Whenever I see a product containing a list of patents, the list is almost always preceded by text similar to the following (emphasis added):

Covered by one or more of the following patents...

Why is the text "one or more" necessary, and what purpose does it serve? Aside from false marking (which is no longer an issue in the United States), is there some legal concern that this text addresses?

2 Answers 2


False marking is potentially still actionable after the recent amendments, just not as a qui tam action under the patent laws.

One advantage you already identify is to avoid liability--under the old false marking law or under existing unfair competition or consumer protection laws.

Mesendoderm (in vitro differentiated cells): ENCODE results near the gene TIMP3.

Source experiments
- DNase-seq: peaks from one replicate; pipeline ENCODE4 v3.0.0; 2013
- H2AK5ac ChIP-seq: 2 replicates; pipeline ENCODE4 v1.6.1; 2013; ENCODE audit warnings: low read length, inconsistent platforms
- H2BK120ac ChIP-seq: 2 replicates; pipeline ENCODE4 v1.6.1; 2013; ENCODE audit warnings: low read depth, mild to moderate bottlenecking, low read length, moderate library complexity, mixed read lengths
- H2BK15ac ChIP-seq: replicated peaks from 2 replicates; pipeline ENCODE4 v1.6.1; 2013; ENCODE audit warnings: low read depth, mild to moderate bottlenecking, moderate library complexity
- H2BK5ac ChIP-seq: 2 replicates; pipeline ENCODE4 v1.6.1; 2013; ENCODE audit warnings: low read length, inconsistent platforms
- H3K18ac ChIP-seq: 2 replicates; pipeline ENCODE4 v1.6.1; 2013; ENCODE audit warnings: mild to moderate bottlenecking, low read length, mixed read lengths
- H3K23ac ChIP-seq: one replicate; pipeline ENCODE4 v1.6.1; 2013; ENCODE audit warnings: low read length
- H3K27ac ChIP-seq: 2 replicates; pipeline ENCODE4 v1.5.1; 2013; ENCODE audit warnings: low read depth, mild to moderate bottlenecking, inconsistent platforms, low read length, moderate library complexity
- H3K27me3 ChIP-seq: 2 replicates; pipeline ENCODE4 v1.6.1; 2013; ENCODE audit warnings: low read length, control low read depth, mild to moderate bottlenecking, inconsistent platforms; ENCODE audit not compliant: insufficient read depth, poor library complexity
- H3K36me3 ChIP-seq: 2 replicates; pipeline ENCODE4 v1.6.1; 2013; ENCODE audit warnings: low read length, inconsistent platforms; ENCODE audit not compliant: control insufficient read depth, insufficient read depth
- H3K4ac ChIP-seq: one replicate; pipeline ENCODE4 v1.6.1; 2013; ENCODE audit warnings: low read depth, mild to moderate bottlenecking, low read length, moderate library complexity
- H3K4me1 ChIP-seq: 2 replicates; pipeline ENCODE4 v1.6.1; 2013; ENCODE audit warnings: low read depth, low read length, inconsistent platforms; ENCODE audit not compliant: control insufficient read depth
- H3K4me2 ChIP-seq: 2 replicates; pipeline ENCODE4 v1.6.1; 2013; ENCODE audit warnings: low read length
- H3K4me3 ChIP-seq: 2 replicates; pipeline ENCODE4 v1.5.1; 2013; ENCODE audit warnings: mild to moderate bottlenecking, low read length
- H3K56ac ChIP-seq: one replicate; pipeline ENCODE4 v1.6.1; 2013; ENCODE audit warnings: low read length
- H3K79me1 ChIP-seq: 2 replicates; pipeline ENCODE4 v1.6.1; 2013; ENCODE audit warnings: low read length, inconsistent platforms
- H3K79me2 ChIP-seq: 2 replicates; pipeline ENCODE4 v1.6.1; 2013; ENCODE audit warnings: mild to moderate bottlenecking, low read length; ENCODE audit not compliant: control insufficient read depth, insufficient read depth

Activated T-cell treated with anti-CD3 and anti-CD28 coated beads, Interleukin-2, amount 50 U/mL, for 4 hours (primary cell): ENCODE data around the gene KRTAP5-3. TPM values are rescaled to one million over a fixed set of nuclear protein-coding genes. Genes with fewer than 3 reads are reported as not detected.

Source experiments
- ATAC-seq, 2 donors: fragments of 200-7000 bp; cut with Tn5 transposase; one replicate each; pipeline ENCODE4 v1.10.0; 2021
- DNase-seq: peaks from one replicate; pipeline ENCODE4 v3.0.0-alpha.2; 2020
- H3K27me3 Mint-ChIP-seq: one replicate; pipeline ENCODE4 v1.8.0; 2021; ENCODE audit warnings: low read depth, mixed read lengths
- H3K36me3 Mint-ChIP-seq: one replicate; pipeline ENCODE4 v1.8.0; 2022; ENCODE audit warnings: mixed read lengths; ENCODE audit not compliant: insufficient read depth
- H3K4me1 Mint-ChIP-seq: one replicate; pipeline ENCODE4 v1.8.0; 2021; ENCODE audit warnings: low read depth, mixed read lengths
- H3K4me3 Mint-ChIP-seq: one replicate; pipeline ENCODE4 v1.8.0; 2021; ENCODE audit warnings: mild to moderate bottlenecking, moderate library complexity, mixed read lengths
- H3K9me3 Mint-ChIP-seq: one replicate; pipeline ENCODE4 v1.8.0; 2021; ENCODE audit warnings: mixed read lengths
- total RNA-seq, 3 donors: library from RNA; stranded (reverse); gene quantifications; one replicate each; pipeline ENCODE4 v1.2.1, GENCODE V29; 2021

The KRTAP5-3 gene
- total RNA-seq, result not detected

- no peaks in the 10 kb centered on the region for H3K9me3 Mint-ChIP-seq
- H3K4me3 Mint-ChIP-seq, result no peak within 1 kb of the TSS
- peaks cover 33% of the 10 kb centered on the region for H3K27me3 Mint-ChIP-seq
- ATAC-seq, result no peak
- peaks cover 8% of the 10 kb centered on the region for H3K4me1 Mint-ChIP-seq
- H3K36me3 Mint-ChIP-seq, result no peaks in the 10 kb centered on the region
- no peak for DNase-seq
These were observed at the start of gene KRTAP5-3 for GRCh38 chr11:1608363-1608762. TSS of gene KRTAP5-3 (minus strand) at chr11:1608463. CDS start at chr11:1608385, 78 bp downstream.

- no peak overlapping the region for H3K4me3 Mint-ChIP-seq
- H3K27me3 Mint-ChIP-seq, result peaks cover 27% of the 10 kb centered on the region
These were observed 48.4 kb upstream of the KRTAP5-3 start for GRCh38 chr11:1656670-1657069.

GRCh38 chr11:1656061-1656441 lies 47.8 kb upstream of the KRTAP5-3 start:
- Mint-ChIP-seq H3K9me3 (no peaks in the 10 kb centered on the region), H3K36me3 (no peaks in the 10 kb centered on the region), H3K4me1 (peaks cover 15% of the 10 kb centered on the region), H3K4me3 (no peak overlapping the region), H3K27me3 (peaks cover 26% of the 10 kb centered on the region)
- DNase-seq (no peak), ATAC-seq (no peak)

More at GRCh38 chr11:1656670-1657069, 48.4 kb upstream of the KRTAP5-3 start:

Another possibility is to increase the expense to competitors analyzing the patents for validity and design-around strategy.

There may be other reasons, too.


I would guess a lot of it is to deal with method claims.

Where an apparatus claim covers the device itself, a method claim covers carrying out the steps outlined in the method. In quite a few cases, that could be summarized pretty simply: the patented method is using the product as intended, for its intended purpose.

In other cases, however, it's going to be narrower than that though. Especially with "convergence" devices that can/do include quite a few features that are only minimally related, it's entirely possible that a particular patent might apply only if the device is used in a particular way under specific conditions.

The mere existence of the product doesn't mean anybody will necessarily use it in the way specified in the patent, so it's often nearly impossible for the vendor to way with any certainty whether or not you'll use the device in a way that would infringe.

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